The emotional rollercoaster continues. I wonder, at 18 months in-country, where I am on “the VSO scale”? (a big U shaped diagram that charts how VSOs tend to feel as we plan, arrive and live our placements in a foreign land).
T made me float on air. “It feels too good to be true” I pinched myself.
Then, a few weeks after our affair started, followed the excitement of travelling back home and reconnecting with everyone.
T had Malaria, but when this didn’t subside after two weeks, he was diagnosed with Typhoid.
The World Cup was on TV and T’s eyes were glued to it. He only had eyes for me to start with and now he walks in the house and immediately switches the TV on.
Weeks of insecurity followed. But were they all down to me?
One morning he announces that Louisa is playing up and he needs to spend more time with her. What room is there in his life for me? I don’t complain, how can I deny an 11 year old her father? (Even though he on the other hand had trouble admitting he had two children).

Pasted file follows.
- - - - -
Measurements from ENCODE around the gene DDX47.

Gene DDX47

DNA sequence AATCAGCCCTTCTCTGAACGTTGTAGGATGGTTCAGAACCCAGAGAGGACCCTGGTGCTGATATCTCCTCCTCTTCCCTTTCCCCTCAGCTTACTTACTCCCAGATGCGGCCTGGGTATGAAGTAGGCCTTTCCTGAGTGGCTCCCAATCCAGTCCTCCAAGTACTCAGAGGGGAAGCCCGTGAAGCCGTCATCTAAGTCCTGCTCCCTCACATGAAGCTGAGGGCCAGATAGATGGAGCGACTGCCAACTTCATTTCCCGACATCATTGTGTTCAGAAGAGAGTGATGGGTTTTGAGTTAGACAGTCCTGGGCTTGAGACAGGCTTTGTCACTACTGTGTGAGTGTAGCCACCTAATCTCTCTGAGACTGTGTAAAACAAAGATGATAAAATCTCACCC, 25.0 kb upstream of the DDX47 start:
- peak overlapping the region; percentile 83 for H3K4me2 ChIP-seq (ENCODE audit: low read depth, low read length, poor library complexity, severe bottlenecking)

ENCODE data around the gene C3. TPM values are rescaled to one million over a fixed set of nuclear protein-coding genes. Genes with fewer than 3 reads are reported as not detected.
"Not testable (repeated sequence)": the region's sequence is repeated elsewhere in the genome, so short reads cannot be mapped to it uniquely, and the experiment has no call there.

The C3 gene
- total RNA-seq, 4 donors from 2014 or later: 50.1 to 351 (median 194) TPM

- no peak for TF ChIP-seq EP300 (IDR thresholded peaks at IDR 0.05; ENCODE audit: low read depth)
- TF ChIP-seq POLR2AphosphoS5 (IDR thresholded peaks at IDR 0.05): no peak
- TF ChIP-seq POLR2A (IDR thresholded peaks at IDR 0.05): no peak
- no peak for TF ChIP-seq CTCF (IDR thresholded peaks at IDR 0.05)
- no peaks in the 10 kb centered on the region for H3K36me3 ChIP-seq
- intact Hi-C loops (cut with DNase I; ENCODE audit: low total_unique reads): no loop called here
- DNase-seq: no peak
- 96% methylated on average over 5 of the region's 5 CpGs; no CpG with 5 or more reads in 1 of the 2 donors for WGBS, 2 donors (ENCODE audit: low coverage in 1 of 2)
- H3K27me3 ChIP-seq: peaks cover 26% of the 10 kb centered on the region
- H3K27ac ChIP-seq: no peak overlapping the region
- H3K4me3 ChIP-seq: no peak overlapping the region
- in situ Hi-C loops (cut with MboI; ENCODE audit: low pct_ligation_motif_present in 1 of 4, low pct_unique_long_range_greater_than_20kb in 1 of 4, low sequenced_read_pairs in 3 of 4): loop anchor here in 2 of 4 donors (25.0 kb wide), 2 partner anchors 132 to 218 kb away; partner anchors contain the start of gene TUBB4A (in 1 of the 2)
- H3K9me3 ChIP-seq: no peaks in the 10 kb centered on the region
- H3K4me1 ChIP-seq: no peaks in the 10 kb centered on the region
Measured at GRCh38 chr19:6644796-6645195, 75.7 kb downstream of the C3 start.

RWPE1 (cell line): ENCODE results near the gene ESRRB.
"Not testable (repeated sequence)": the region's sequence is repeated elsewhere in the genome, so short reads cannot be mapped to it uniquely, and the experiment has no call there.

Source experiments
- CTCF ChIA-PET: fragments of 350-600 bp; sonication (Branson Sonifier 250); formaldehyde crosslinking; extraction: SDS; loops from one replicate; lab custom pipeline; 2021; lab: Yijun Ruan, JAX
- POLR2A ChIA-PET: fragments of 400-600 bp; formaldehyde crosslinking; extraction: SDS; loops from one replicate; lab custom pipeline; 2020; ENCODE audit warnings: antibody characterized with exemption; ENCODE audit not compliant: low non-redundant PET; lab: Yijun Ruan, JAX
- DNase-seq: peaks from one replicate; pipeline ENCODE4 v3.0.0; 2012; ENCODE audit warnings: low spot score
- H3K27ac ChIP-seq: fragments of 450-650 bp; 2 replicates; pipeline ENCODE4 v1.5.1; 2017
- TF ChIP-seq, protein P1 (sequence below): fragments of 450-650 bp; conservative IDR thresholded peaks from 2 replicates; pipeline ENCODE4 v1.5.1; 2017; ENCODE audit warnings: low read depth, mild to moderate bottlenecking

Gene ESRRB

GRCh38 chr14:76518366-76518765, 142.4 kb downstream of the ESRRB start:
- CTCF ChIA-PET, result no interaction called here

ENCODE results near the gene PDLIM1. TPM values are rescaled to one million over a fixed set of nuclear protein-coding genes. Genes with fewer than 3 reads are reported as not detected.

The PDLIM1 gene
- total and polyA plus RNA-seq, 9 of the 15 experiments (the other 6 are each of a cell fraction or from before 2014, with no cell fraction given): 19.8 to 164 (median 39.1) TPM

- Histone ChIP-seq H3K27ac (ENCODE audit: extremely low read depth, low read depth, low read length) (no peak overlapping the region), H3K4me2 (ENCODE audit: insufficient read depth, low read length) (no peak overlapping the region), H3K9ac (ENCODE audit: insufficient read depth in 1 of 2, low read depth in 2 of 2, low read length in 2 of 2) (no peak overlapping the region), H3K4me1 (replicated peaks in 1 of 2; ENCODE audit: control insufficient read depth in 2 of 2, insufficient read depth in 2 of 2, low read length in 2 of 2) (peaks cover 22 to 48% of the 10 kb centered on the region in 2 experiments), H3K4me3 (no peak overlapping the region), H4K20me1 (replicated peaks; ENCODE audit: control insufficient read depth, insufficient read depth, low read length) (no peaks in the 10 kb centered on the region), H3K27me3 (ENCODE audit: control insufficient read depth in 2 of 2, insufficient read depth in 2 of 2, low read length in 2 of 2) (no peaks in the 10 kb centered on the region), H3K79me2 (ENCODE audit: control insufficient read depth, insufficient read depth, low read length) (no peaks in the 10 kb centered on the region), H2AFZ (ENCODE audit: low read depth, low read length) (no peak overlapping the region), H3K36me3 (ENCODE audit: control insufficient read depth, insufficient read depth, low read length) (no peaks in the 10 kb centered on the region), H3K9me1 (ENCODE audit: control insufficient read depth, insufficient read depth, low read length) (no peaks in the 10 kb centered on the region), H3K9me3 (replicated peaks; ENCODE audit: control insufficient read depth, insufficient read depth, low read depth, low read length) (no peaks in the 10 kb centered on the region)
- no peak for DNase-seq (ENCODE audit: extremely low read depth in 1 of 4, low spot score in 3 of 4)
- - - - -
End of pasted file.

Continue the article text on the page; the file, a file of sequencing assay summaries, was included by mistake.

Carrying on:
A few days later and I ask how she is. “She’s ok,” he says. I’m worried and all I get is two words in return.
A month later – I now have a much more thorough knowledge of the Ugandan TV schedule – he says he had to take his mother to hospital. She has a heart problem. T looks worried.
Next time I see him I ask him how his mum is. “She’s ok,” he says. I’m worried and all I get is two words in return.
I go to kiss him and he shies away. One time he even physically smarts and frowns, as if I’ve hit him. His fevers and mood swings have subsided but what’s left?
I’ve been feeling homesick. It took 18 months. Or did it take a man? I’m even thinking about going home after my placement. And asking myself how I’ll manage here until then.